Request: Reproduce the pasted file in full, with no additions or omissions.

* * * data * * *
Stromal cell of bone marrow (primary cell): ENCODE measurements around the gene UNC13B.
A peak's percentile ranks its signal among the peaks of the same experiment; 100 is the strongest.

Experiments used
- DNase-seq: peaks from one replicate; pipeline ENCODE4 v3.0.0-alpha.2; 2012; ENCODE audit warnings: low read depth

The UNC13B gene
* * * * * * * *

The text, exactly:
Stromal cell of bone marrow (primary cell): ENCODE measurements around the gene UNC13B.
A peak's percentile ranks its signal among the peaks of the same experiment; 100 is the strongest.

Experiments used
- DNase-seq: peaks from one replicate; pipeline ENCODE4 v3.0.0-alpha.2; 2012; ENCODE audit warnings: low read depth

The UNC13B gene